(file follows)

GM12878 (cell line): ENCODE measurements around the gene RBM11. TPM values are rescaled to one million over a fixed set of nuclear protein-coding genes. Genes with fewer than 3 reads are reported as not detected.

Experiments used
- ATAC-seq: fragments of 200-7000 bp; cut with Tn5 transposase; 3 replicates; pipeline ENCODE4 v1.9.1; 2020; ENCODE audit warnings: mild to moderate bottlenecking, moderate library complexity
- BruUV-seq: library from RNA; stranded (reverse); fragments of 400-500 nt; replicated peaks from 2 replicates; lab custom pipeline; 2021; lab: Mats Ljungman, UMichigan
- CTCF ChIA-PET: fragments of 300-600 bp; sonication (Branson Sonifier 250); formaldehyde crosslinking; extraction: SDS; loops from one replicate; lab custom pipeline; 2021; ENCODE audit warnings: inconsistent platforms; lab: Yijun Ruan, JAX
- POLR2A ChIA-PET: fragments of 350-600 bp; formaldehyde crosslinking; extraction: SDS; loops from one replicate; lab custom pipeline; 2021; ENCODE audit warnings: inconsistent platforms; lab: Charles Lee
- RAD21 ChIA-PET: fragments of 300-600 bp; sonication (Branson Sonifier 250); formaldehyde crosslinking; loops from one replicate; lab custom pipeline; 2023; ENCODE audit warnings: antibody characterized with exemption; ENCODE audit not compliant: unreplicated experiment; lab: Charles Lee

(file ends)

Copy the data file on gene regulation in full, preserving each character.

GM12878 (cell line): ENCODE measurements around the gene RBM11. TPM values are rescaled to one million over a fixed set of nuclear protein-coding genes. Genes with fewer than 3 reads are reported as not detected.

Experiments used
- ATAC-seq: fragments of 200-7000 bp; cut with Tn5 transposase; 3 replicates; pipeline ENCODE4 v1.9.1; 2020; ENCODE audit warnings: mild to moderate bottlenecking, moderate library complexity
- BruUV-seq: library from RNA; stranded (reverse); fragments of 400-500 nt; replicated peaks from 2 replicates; lab custom pipeline; 2021; lab: Mats Ljungman, UMichigan
- CTCF ChIA-PET: fragments of 300-600 bp; sonication (Branson Sonifier 250); formaldehyde crosslinking; extraction: SDS; loops from one replicate; lab custom pipeline; 2021; ENCODE audit warnings: inconsistent platforms; lab: Yijun Ruan, JAX
- POLR2A ChIA-PET: fragments of 350-600 bp; formaldehyde crosslinking; extraction: SDS; loops from one replicate; lab custom pipeline; 2021; ENCODE audit warnings: inconsistent platforms; lab: Charles Lee
- RAD21 ChIA-PET: fragments of 300-600 bp; sonication (Branson Sonifier 250); formaldehyde crosslinking; loops from one replicate; lab custom pipeline; 2023; ENCODE audit warnings: antibody characterized with exemption; ENCODE audit not compliant: unreplicated experiment; lab: Charles Lee